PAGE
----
arXiv:cond-mat/9810061v1 [cond-mat.mes-hall] 6 Oct 1998
Magnetoresistance of Granular Ferromagnets - Observation of a Magnetic Proximity
A. Frydman and R.C. Dynes
Department of Physics, University of California, San Diego, La Jolla, CA 92093
We have observed a superparamagnetic to ferromagnetic transition in films of isolated Ni grains
covered by non-magnetic overlayers. The magnetoresistance (MR) of the films was measured as a
function of the overlayer thickness. Initially, the granular Ni films exhibited negative MR curves
peaked at H=0. As different materials were deposited onto the grains hysteresis developed in the
MR. This behavior is ascribed to an increase of the typical domain size due to magnetic coupling
between grains. The strength of the inter-grain coupling is found to correlate with the magnetic
susceptibility of the overlayer material.We discuss possible mechanisms for this coupling and
suggest that the data may reflect the existence of a magnetic proximity effect (analogous to the
well-known effect in superconductivity) in which a ferromagnetic moment is induced in the metallic
PACS numbers: 75.50.Tt, 75.70.Pa, 73.40.Rw, 74.50.+r
The proximity effect is a well known phenomenon in
superconductivity and has drawn a lot of interest both
from the fundamental and the practical points of view.
In a high transmission superconductor-normal metal con-
tact the superconductive wave-function varies smoothly
across the interface causing a suppression of the pair am-
plitude in the superconductor and an enhancement of
superconductivity on the normal side. An analogue in
magnetism, in which the magnetization varies smoothly
across a ferromagnet-non magnetic metal interface, has
been considered theoretically [1–4]. Experimentally, the
observation of a magnetic proximity effect is much more
challenging. In the first place the coherence length of
a typical ferromagnet, such as Ni or Fe, is of the order
of a few atomic spacings (this should be compared with
ξs of thousands of˚ A in a conventional superconductor)
and the means to measure the proximity effect are not as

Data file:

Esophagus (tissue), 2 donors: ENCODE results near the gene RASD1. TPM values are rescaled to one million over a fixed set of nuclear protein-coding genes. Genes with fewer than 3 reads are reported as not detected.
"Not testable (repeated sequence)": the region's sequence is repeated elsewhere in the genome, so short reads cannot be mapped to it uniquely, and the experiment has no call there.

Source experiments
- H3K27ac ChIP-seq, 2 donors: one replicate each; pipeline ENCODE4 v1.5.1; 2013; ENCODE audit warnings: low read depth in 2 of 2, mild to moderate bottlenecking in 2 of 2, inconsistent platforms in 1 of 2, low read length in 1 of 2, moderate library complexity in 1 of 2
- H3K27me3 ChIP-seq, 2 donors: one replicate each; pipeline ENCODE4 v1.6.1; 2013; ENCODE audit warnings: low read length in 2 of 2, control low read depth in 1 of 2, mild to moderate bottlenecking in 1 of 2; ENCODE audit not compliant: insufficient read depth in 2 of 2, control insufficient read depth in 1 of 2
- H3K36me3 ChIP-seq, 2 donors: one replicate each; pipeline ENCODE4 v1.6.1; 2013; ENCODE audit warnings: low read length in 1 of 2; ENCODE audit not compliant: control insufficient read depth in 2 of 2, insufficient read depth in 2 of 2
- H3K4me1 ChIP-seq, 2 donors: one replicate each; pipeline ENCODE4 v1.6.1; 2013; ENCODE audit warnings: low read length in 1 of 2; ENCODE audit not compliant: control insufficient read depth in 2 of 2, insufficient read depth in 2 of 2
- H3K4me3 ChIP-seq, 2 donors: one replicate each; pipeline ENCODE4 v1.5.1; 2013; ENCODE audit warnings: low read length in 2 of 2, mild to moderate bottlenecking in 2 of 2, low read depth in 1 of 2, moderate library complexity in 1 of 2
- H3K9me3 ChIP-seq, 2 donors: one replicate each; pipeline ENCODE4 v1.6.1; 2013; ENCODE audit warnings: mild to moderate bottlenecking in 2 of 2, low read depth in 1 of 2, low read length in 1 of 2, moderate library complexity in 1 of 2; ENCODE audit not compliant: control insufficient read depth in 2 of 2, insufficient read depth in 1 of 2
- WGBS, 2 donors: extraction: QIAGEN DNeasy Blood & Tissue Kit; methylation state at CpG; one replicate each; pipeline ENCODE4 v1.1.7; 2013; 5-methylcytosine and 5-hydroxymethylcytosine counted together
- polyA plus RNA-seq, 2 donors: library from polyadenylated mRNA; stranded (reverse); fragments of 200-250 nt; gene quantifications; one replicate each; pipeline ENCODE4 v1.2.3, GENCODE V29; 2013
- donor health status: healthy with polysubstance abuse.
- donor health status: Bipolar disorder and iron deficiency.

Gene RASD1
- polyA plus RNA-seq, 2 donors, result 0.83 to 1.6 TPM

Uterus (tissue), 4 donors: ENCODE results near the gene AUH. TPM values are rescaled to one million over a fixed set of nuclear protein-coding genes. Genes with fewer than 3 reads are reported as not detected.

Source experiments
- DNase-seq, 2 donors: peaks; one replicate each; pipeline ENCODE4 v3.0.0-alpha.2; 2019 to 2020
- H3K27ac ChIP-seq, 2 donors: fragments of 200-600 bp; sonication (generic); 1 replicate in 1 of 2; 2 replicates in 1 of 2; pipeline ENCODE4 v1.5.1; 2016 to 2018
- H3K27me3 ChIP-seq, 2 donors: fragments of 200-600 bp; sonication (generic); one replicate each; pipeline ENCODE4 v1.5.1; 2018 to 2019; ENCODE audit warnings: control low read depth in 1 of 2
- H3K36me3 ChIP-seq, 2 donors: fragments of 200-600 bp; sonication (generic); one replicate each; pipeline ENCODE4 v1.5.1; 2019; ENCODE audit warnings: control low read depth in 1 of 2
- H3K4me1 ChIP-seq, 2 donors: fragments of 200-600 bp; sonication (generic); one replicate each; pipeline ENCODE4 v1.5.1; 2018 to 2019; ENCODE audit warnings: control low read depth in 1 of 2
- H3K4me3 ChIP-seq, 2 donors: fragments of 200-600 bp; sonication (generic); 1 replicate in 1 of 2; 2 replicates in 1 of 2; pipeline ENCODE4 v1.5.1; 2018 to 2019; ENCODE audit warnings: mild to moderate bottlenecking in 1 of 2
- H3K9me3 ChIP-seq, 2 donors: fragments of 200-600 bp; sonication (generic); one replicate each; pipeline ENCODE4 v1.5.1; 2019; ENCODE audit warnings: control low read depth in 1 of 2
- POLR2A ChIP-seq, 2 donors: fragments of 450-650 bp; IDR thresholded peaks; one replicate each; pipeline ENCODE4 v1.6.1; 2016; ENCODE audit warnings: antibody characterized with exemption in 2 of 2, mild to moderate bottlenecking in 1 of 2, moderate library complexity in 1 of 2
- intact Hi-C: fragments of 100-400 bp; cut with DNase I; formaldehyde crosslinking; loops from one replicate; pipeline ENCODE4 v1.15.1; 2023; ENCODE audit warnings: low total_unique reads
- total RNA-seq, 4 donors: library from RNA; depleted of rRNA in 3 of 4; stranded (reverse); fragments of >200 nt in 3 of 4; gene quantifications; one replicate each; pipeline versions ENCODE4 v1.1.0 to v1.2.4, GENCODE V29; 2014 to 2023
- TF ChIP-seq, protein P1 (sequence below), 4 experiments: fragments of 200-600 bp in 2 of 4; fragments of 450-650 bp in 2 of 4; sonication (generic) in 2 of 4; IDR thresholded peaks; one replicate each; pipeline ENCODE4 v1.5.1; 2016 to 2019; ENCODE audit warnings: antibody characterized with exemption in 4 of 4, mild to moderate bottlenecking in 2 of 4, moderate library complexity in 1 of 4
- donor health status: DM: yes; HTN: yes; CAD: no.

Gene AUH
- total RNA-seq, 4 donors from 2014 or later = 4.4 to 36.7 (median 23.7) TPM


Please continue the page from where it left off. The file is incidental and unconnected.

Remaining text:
straightforward as in the superconducting case. Further-
more, one has to be able to distinguish between a “real”
proximity effect and other magnetic phenomena such as
magnetostatic interactions. One experimental approach
in the past has been to study the suppression of magneti-
zation in thin ferromagnets deposited on a normal metal
substrate [5–8]. The first few monolayers were found to
be magnetic “dead layers” exhibiting no ferromagnetic
signal. In a different type of experiment Moodera et-al
 used spin-polarized tunneling measurements to show
that a finite spin polarization of electrons persists in a
Au film coupled to a Fe layer up to a thickness of a few
tens of˚ A. A question arises as to whether the spin polar-
ization detection is indeed indicative of a ferromagnetic
interaction inside the Au .
In this paper we describe an experiment which is de-
signed to probe a potential magnetic analogue to the
Josephson-like proximity coupling between superconduc-
tors across a SNS weak link. We measure the magne-
toresistance (MR) of a granular magnetic film covered by
various non-magnetic overlayers and study the impact of
these layers on the magnetic coupling between the grains.
1820 222426 28303234
R (Ω )
thickness of 18˚ A and 23˚ A evaporated on a room tempera-
ture Si-SiO substrate. Line scans show that the average hight
of the grains is 35˚ A. Right: Sheet resistance versus nominal
thickness of a quench-condensed Ni film.
Left: AFM micrographs of Ni films with nominal
The samples were prepared using the “quench-
condensation” technique, i.e.
cooled substrate under UHV conditions within the mea-
surement apparatus. This method has a number of ad-
vantages for proximity effect experiments. First, the high
vacuum in the system gives rise to barrier-free interfaces
between different evaporated materials. These are es-
sential for proximity effect observation.